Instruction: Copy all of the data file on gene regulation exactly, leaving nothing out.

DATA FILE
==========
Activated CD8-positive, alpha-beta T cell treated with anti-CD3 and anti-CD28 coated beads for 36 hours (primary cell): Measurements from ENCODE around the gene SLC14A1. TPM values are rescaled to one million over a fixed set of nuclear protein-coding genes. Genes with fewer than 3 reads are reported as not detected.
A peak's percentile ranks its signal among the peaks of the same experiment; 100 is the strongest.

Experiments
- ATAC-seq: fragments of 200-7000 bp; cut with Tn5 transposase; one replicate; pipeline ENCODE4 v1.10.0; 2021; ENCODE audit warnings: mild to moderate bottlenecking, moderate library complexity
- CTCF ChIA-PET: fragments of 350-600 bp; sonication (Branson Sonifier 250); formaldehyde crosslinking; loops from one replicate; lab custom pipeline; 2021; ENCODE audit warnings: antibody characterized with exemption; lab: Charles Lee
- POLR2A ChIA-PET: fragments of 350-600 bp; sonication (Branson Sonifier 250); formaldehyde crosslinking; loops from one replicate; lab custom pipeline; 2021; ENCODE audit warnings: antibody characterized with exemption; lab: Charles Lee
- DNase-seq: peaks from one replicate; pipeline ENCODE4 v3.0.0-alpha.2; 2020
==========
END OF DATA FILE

Activated CD8-positive, alpha-beta T cell treated with anti-CD3 and anti-CD28 coated beads for 36 hours (primary cell): Measurements from ENCODE around the gene SLC14A1. TPM values are rescaled to one million over a fixed set of nuclear protein-coding genes. Genes with fewer than 3 reads are reported as not detected.
A peak's percentile ranks its signal among the peaks of the same experiment; 100 is the strongest.

Experiments
- ATAC-seq: fragments of 200-7000 bp; cut with Tn5 transposase; one replicate; pipeline ENCODE4 v1.10.0; 2021; ENCODE audit warnings: mild to moderate bottlenecking, moderate library complexity
- CTCF ChIA-PET: fragments of 350-600 bp; sonication (Branson Sonifier 250); formaldehyde crosslinking; loops from one replicate; lab custom pipeline; 2021; ENCODE audit warnings: antibody characterized with exemption; lab: Charles Lee
- POLR2A ChIA-PET: fragments of 350-600 bp; sonication (Branson Sonifier 250); formaldehyde crosslinking; loops from one replicate; lab custom pipeline; 2021; ENCODE audit warnings: antibody characterized with exemption; lab: Charles Lee
- DNase-seq: peaks from one replicate; pipeline ENCODE4 v3.0.0-alpha.2; 2020